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Search Results for "Matteuccia struthiopteris"


Wet Cold Feet

Message from Matt Nichol

In forum: Garden Landscaping and Design Forum Event

Hi Eileen,

Freezing, Wet and Interesting……tough call!

Due to the narrow nature of the bed many of the plants I can suggest will be perennials and therefore lack winter structure. Ligularia, Male Ferns, Matteuccia struthiopteris, Hemerocallis, Rheum palmatum (? frost hardyness to -15C), Peltiphyllum is very nice, Persicaria bisorta 'Superbum' Astilbe, Primula would all be suitable. For shrubs Viburnahm opulus 'Compactum' or Cornus alba 'Argentiovariegata' would give form and shape to the planting but might be too big. You could simply replace the Hebe, from New Zealand they are happy with water. Alternatively Carex buchanii or Phormium something like 'Tricolour' would be good with wet feet.

What ever you do work with the conditions, trying to change them will require massive effort and often has disappointing results.

Hope that helps.

Matt Nichol MSGD
http://www.broadviewgardendesign.co.uk
http://www.sgd.org.uk
twitter:@bvgardendesign

  • Posted: Thu. 15th April 2010 18:53

This plant is featured at Chelsea Flower Show 2009

Comment from Nicola

In forum: Matteuccia struthiopteris

Matteuccia struthiopteris (Ostrich fern) has also been used in The Foreign & Colonial Investments' Garden for Chelsea Flower Show 2009.

  • Posted: Sun. 17th May 2009 15:38

This plant is featured at Chelsea Flower Show 2009

Comment from Nicola

In forum: Matteuccia struthiopteris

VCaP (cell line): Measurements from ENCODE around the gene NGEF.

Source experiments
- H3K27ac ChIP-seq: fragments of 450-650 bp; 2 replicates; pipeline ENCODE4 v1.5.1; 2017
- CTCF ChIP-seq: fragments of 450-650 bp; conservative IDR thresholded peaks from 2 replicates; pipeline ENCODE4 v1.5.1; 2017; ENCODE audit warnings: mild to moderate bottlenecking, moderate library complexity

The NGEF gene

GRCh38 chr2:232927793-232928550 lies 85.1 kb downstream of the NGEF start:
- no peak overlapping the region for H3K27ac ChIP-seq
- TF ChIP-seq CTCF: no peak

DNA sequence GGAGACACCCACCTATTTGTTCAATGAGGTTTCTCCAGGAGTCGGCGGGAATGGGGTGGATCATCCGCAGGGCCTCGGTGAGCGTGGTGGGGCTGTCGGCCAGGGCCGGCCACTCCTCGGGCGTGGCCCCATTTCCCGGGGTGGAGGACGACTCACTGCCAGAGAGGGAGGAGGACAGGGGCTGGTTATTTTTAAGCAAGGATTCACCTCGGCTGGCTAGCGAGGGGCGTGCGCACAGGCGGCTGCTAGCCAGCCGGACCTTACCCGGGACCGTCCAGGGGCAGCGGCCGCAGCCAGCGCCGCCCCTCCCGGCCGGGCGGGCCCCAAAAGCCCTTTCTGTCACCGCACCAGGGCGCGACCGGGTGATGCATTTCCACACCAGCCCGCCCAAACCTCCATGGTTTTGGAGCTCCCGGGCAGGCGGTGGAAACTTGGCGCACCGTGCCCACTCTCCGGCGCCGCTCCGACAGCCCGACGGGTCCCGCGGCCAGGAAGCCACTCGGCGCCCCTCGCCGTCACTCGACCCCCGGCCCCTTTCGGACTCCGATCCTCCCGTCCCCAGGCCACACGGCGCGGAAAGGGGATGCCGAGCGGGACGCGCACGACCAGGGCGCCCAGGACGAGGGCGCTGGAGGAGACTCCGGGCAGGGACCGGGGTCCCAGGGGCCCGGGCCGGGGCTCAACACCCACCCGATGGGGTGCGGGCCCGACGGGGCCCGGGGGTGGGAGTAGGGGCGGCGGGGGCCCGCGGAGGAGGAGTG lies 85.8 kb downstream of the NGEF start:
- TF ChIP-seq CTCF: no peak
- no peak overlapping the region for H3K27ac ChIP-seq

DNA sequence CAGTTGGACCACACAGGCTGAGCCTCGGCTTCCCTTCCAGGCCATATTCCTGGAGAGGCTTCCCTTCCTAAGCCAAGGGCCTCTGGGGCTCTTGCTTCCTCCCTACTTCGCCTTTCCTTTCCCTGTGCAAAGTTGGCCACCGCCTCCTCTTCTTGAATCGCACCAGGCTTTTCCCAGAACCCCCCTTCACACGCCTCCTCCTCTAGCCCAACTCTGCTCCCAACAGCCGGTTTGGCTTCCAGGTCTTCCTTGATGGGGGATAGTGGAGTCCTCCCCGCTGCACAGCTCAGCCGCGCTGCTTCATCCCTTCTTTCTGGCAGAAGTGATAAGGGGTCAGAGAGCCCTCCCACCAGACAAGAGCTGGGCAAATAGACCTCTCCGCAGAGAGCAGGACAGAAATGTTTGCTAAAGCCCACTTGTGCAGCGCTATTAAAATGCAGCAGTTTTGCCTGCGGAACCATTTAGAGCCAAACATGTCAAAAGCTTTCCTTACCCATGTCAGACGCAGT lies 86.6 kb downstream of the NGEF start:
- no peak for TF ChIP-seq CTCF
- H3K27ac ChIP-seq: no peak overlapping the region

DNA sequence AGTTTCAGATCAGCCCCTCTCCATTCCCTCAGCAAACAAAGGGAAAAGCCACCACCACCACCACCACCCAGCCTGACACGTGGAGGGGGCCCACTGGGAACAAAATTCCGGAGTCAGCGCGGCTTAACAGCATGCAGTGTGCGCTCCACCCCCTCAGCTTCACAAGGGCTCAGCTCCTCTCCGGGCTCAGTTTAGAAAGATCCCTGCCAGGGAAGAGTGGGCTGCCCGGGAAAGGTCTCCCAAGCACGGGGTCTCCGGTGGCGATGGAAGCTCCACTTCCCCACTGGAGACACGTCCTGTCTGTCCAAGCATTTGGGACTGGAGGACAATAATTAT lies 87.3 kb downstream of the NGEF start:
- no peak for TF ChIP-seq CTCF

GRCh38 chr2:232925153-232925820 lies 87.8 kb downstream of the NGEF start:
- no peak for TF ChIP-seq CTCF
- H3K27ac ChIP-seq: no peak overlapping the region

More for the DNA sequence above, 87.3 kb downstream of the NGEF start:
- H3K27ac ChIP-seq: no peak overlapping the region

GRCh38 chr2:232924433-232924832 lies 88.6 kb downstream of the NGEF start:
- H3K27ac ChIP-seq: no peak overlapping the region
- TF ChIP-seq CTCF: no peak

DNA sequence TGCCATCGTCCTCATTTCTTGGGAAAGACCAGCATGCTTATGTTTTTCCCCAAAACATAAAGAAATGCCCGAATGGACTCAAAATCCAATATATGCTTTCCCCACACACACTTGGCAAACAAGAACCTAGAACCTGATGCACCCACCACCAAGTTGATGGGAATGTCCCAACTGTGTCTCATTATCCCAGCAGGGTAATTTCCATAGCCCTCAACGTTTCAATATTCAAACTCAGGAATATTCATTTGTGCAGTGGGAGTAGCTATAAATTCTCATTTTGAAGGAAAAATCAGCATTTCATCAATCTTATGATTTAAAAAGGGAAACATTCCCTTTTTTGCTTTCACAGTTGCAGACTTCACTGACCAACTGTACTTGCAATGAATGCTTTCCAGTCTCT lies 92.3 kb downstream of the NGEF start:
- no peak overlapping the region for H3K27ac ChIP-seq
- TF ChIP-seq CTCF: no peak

Matteuccia struthiopteris (Ostrich fern) has been used in The HESCO Garden by Leeds City Council for Chelsea Flower Show 2009.

  • Posted: Sun. 17th May 2009 12:02

Evergreens for jungle/tropical garden

Message from David Sewell

In forum: Garden Landscaping and Design Forum Event

Hi Karen,
I smiled when I saw this question. One of the main reasons people love 'junglely tropical' gardens is that the plants are big and bold rather than 'not taking up much room' but obviously space is at a real premium in your garden.
There are the usual suspects like tree ferns (Dicksonia Antarctica) Cordylines, Fatsia japonica and Yuccas which can be used for the main accent plant in a scheme.
Smaller plants might included various hardy ferns - I think Polystichum setiferum 'Divislobum' is a beauty, Dryopteris felis-mas (Hardy male fern) Matteuccia struthiopteris (shuttlecock fern) and varieties of asplenium (which are smaller.) From my travels in rain forests in south America and Asia ferns are present in every conceivable shape and size so I'd definitely want a few of them in the garden.
The smaller bamboos in pots might be useful - Sasa veitchii has the right feel to it but needs to be contained otherwise it'll run everywhere. Shibataea kumasasa is also a lovely exotic looking thing which is easier to manage. Instead of bamboo you could try the Miscanthus grasses which aren't evergreen but sometimes it's nice to have some sort of seasonal change in the landscape. Miscanthus saccharaflorus is a brilliant grass that gets up to 12ft tall but doesn't take up too much space laterally (please excuse the spelling here - they may be slightly wrong - I'm trying not to waste time looking them up!)
For ground cover plants with a slightly rain-foresty feel about them (not necessarily evergreen though) you could try Epimediums, saxifraga fortunei, smilacina racemose (grows to 2-3ft but looks fab), tiarellas, Iris foetidissima, ….the list goes on!
Hopefully this will get you thinking..
All best,
David

David Sewell NCH, NDH
http://www.the-gardenmakers.co.uk
http://www.landscaper.org.uk

  • Posted: Sat. 21st March 2009 11:02